District Attorney Stephen A. Zappala Jr. said shutting down the business would send a strong message of intolerance for dealing.
“It's not acceptable for a business to broadcast good intentions to a neighborhood while ... using that business as a front for criminal activity,' he said.
Tony LaRussa is a Trib Total Media staff writer. Reach him at 412-320-7987 or email@example.com.
Show commenting policy
TribLive commenting policy
You are solely responsible for your comments and by using TribLive.com you agree to our Terms of Service.
We moderate comments. Our goal is to provide substantive commentary for a general readership. By screening submissions, we provide a space where readers can share intelligent and informed commentary that enhances the quality of our news and information.
While most comments will be posted if they are on-topic and not abusive, moderating decisions are subjective. We will make them as carefully and consistently as we can. Because of the volume of reader comments, we cannot review individual moderation decisions with readers.
We value thoughtful comments representing a range of views that make their point quickly and politely. We make an effort to protect discussions from repeated comments either by the same reader or different readers.
We follow the same standards for taste as the daily newspaper. A few things we won't tolerate: personal attacks, obscenity, vulgarity, profanity (including expletives and letters followed by dashes), commercial promotion, impersonations, incoherence, proselytizing and SHOUTING. Don't include URLs to Web sites.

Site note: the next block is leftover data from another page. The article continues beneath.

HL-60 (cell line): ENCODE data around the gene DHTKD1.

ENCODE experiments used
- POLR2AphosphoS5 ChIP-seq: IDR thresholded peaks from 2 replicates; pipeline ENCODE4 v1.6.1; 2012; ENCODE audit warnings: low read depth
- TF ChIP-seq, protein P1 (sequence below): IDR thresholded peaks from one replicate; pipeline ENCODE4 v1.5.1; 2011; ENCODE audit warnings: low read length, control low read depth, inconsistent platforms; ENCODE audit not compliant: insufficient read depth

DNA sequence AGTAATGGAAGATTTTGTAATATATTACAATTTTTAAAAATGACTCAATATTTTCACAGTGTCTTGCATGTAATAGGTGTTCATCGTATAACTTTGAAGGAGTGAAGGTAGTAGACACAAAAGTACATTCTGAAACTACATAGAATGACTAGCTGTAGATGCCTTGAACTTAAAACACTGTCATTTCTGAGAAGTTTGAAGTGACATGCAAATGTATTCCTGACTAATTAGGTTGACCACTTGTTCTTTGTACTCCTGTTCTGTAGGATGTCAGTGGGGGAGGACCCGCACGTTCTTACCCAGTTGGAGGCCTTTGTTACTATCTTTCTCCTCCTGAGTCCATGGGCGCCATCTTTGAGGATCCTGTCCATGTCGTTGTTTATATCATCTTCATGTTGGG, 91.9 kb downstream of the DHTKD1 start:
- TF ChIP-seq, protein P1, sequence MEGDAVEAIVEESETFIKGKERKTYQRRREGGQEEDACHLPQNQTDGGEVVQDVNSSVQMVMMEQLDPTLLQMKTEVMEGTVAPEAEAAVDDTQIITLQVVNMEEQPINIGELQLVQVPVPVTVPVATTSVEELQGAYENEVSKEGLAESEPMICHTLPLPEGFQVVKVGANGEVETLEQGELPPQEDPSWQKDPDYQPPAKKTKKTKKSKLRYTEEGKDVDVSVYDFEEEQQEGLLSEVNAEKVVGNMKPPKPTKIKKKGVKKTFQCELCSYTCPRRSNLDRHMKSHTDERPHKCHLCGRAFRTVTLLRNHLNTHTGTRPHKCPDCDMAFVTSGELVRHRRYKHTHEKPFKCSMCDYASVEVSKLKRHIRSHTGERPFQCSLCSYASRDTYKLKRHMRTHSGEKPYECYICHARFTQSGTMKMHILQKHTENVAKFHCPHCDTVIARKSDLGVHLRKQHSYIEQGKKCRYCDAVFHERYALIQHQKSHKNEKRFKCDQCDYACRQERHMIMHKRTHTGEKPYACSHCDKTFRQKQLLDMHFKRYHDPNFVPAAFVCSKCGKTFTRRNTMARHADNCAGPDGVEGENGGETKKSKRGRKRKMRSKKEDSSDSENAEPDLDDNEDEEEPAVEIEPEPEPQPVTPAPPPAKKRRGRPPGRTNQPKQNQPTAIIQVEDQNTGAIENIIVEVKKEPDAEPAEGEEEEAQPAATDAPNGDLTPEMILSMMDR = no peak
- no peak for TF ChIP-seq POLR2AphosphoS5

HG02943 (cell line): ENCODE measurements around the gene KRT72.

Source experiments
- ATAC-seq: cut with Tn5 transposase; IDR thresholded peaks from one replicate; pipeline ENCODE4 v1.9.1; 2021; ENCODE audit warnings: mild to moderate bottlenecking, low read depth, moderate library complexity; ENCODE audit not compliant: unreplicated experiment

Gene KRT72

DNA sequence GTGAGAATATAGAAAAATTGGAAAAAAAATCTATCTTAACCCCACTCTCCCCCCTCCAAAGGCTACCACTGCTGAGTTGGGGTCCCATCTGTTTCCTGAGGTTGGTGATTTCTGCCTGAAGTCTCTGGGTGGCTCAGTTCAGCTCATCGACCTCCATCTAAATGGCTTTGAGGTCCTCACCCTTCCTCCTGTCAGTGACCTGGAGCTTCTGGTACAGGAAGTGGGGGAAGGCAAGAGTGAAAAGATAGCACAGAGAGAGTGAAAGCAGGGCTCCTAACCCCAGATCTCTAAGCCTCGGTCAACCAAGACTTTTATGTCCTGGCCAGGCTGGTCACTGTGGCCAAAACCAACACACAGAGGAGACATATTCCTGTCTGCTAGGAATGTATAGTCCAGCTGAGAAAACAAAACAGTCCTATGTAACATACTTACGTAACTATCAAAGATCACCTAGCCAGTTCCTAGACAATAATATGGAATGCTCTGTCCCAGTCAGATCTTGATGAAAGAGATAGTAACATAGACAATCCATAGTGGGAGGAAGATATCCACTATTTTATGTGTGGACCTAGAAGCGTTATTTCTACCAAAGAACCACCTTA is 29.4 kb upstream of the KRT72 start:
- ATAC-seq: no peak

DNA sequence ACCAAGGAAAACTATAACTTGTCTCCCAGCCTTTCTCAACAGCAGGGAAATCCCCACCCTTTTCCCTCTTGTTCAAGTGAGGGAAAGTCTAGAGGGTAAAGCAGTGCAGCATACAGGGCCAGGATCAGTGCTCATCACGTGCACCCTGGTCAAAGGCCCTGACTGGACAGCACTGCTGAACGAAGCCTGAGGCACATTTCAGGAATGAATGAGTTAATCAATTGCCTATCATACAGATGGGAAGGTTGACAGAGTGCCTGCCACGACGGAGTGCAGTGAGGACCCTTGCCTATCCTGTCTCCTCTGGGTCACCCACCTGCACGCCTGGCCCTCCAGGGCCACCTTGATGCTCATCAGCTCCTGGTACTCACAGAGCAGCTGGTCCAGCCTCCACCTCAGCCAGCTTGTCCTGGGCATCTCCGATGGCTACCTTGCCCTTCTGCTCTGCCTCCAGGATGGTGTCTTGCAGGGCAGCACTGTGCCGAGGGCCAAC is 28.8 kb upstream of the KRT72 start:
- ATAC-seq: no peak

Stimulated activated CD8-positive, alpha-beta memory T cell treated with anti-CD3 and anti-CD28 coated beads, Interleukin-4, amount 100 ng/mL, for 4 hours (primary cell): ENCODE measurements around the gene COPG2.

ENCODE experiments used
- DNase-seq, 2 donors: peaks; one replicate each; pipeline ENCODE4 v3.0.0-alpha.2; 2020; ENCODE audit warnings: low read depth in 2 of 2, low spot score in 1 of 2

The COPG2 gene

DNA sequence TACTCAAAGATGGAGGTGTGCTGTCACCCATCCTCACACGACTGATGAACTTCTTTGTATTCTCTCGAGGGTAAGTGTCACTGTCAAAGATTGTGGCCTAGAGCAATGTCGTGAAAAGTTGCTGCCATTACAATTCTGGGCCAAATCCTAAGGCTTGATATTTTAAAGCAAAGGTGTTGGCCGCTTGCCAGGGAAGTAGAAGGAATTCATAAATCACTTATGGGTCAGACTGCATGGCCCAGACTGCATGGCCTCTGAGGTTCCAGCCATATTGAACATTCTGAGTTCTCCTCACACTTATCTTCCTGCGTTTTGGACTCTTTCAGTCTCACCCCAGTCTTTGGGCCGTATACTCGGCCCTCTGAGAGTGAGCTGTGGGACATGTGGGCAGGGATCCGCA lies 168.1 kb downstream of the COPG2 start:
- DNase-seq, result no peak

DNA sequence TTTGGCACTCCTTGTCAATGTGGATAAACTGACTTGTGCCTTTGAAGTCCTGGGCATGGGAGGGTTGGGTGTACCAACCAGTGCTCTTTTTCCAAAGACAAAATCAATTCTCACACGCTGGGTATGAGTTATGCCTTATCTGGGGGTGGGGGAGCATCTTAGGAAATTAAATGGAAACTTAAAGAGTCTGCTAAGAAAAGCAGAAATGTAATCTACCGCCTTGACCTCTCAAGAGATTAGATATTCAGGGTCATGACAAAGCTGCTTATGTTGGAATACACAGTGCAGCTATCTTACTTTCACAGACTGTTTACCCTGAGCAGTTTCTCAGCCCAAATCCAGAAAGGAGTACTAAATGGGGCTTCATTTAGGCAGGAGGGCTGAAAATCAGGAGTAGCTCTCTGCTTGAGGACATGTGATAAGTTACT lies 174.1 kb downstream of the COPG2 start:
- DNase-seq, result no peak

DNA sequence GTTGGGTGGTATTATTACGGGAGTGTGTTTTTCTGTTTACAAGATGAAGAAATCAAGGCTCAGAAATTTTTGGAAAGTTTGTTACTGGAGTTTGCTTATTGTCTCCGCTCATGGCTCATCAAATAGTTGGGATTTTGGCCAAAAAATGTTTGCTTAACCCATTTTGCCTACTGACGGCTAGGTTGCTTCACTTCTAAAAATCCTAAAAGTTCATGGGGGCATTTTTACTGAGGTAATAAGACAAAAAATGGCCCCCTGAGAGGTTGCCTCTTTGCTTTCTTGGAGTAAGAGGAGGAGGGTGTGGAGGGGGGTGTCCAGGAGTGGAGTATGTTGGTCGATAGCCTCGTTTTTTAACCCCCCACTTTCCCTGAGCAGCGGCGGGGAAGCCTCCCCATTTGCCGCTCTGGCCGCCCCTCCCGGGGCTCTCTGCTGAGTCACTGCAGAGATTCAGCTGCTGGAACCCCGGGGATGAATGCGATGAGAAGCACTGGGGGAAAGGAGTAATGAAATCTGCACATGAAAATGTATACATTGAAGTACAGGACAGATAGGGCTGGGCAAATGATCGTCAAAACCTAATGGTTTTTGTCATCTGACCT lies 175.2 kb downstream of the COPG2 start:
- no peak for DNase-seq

We do not edit comments. They are either approved or deleted. We reserve the right to edit a comment that is quoted or excerpted in an article. In this case, we may fix spelling and punctuation.
We welcome strong opinions and criticism of our work, but we don't want comments to become bogged down with discussions of our policies and we will moderate accordingly.
We appreciate it when readers and people quoted in articles or blog posts point out errors of fact or emphasis and will investigate all assertions. But these suggestions should be sent via e-mail. To avoid distracting other readers, we won't publish comments that suggest a correction. Instead, corrections will be made in a blog post or in an article.
- Five taken to hospitals after school bus-SUV crash in Washington Township
- Federal tax-fraud investigation appears to be closing in on North Hills businessman
- McKeesport juvenile hit by school bus on Eden Park Boulevard
- Hempfield faculty given active shooter training
- Steelers accomplish mission to get younger, faster on defense
- Pirates, Marlins in talks to play 2016 game in Puerto Rico
- Bubble players get last chance to impress Steelers
- Asking price for Penguins franchise said to be at a record $750M
- Pitt’s Bisnowaty ‘ready to go’ but may not start vs. Youngstown State
- Youngwood pool ends 2015 season in the black
- Porterfield: Normalville firefighters to sell hoagies